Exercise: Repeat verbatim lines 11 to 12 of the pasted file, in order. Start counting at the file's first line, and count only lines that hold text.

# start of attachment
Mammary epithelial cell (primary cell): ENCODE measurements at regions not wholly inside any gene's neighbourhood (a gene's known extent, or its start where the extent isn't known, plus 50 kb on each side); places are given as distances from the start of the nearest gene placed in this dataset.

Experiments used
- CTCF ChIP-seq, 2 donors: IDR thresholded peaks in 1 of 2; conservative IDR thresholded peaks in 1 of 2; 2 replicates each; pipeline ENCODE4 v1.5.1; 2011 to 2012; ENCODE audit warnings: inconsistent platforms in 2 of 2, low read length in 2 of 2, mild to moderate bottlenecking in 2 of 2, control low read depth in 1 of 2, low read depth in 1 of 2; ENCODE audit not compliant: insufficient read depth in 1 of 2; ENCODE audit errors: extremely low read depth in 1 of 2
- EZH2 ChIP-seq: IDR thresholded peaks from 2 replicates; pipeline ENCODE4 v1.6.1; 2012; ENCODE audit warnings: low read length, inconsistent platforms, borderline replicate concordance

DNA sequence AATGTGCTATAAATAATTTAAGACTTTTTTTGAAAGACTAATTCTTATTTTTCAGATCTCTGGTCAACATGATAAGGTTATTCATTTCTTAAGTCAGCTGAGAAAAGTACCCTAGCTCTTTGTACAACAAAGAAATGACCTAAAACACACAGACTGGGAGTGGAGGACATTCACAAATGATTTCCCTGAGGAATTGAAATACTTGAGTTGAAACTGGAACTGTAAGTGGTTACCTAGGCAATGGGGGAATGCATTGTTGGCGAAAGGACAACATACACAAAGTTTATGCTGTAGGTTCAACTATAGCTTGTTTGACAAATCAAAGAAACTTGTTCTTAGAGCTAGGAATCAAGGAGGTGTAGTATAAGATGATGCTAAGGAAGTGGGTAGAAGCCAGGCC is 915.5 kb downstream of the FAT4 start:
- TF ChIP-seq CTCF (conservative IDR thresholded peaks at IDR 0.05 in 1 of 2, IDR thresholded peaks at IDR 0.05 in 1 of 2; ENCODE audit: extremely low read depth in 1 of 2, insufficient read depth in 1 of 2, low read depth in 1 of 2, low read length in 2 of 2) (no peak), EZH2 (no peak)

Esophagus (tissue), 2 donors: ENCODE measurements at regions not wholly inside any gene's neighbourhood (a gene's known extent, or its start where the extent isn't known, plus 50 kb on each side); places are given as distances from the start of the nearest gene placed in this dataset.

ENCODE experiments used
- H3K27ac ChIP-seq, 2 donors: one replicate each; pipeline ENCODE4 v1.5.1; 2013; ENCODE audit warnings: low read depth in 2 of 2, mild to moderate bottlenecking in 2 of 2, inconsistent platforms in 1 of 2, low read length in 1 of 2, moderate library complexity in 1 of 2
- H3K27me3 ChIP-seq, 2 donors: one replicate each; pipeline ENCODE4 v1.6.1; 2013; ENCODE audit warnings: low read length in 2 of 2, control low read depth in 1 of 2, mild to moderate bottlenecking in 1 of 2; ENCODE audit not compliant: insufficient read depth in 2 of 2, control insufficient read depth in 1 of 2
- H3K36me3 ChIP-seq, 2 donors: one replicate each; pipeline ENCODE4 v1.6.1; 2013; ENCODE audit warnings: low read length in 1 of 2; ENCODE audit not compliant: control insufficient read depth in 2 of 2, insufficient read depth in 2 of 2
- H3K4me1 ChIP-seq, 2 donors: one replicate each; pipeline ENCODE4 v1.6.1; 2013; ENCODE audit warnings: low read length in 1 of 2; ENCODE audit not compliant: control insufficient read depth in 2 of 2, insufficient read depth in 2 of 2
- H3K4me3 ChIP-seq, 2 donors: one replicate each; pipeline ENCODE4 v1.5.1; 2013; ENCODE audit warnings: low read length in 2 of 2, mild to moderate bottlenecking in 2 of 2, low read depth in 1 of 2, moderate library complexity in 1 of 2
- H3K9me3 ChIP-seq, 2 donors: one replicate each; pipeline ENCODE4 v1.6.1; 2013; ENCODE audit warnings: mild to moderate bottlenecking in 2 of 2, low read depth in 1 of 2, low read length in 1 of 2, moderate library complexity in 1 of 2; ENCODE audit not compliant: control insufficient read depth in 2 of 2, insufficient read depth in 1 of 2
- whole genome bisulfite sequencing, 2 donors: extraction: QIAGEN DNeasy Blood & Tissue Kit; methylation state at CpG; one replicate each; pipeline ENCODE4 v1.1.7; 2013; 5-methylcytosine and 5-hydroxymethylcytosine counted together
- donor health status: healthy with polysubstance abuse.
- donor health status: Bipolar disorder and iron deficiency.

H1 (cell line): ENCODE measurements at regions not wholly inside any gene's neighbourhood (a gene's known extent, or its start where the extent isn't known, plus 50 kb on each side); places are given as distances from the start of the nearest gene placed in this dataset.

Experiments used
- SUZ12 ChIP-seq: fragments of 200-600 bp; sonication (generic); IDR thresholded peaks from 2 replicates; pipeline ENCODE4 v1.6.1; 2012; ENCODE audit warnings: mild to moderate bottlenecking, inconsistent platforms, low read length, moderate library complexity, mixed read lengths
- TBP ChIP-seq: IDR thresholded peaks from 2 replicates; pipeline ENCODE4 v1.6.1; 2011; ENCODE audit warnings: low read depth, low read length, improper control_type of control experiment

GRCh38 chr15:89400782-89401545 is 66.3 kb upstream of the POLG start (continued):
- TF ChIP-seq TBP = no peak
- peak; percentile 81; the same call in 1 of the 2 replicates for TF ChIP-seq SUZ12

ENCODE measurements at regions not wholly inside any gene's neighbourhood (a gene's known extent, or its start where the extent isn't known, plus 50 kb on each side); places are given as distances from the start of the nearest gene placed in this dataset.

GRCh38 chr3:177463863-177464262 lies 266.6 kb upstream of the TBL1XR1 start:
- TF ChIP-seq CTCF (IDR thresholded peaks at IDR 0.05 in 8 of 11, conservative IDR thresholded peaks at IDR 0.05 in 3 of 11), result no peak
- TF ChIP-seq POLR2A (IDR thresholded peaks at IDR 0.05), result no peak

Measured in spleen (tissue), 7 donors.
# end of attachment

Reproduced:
- H3K36me3 ChIP-seq, 2 donors: one replicate each; pipeline ENCODE4 v1.6.1; 2013; ENCODE audit warnings: low read length in 1 of 2; ENCODE audit not compliant: control insufficient read depth in 2 of 2, insufficient read depth in 2 of 2
- H3K4me1 ChIP-seq, 2 donors: one replicate each; pipeline ENCODE4 v1.6.1; 2013; ENCODE audit warnings: low read length in 1 of 2; ENCODE audit not compliant: control insufficient read depth in 2 of 2, insufficient read depth in 2 of 2